For Shazam!, composer Benjamin Wallfisch took a page out of Superman’s playbook.

New Line and DC’s Shazam! marks Wallfisch’s third collaboration with director David F. Sandberg after 2016’s Lights Out and 2017’sAnnabelle: Creation — and the genre-bending superhero flic brought several new challenges to the British-born composer.

“Dave and I were at dinner when we really dug into the template for what Shazam!’s score would be,” Wallfisch tells The Hollywood Reporter of its inception.

Sandberg was a big fan of the 1970s and 1980s blockbuster films and their scores, specifically John Williams’ Superman work and Alan Silvestri’s Back to the Future score.

“We both loved those scores, I know I wore out a lot of vinyl listening to them,” Wallfisch recalls.

While the film’s setting is modern day, Wallfisch noted that the character comes from the Golden Age of superhero comics.

“This is a character from the 1940s, and David and I wanted to honor that classic feel with a score that feels like it could’ve been written 30 years ago,” he says.

Shazam! opens with the young version of Dr. Sivana being tested by the Wizard (Djimon Hounsou). The young Sivana proves unworthy of the powers of Shazam, and this rejection leads to a lifelong fascination with the Wizard, his lair, and the power that Sivana believes he deserves. The powers of Shazam are ultimately granted to Billy Batson (Asher Angel and Zachary Levi), an orphan boy bouncing from foster home to foster home in Philadelphia.  Billy is constantly on the run, searching for his mother who seemingly lost him in a crowd. Billy’s encounter with the Wizard sets him on a path of self-discovery, where he learns what it takes to be a hero and the true meaning of family.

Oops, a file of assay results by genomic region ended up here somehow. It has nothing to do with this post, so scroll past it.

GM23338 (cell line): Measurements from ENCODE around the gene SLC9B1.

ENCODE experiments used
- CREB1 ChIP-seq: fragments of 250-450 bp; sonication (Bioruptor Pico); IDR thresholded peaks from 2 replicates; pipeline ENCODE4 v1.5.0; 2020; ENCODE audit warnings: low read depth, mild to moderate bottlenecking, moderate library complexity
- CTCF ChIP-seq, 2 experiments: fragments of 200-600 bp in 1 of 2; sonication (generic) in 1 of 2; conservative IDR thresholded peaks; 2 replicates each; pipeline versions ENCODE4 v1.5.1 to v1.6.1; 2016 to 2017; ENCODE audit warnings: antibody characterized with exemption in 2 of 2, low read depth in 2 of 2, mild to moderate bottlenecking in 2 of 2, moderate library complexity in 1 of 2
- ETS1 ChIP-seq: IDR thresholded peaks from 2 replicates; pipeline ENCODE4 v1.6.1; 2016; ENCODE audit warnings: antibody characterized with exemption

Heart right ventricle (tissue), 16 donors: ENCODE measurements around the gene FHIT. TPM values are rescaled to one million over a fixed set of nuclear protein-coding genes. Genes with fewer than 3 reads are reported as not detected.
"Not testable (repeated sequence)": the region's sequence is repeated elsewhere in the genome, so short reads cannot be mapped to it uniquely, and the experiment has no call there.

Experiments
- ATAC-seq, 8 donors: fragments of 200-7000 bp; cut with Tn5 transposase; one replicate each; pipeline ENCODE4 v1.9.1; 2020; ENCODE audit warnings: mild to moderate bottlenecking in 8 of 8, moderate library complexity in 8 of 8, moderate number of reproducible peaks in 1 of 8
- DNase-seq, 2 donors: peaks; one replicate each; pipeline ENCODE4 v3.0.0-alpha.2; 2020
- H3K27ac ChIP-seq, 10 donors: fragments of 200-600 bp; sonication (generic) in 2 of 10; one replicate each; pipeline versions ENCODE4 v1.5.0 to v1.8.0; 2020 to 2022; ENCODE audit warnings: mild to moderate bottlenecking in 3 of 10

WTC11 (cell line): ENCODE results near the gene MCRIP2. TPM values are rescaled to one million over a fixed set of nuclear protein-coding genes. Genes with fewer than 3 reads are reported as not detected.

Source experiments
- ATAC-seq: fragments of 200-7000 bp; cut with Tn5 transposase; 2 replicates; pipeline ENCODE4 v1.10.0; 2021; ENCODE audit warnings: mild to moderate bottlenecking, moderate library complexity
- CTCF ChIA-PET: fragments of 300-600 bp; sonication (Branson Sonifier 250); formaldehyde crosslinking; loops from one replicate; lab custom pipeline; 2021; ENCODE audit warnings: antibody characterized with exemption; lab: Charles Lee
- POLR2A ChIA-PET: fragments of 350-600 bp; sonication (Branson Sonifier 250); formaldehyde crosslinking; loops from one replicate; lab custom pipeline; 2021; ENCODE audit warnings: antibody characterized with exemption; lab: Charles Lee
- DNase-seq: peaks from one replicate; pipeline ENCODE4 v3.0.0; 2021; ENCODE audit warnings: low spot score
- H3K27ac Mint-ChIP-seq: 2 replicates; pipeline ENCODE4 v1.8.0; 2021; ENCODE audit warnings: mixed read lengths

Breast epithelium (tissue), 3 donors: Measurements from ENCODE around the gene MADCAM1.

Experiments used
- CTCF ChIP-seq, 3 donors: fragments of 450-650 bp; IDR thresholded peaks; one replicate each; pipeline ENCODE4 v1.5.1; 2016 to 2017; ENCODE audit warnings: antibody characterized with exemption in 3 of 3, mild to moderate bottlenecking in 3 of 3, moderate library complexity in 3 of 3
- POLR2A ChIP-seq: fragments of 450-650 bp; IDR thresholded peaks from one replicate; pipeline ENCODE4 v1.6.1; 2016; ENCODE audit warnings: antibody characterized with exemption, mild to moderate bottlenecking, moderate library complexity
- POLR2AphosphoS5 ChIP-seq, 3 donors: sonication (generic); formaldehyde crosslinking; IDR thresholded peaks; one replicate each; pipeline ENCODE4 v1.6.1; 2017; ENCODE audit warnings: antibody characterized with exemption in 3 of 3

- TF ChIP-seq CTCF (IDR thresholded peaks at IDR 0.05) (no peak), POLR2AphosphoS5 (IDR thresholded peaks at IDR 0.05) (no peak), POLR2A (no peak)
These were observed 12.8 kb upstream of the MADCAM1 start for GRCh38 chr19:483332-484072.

Original Source


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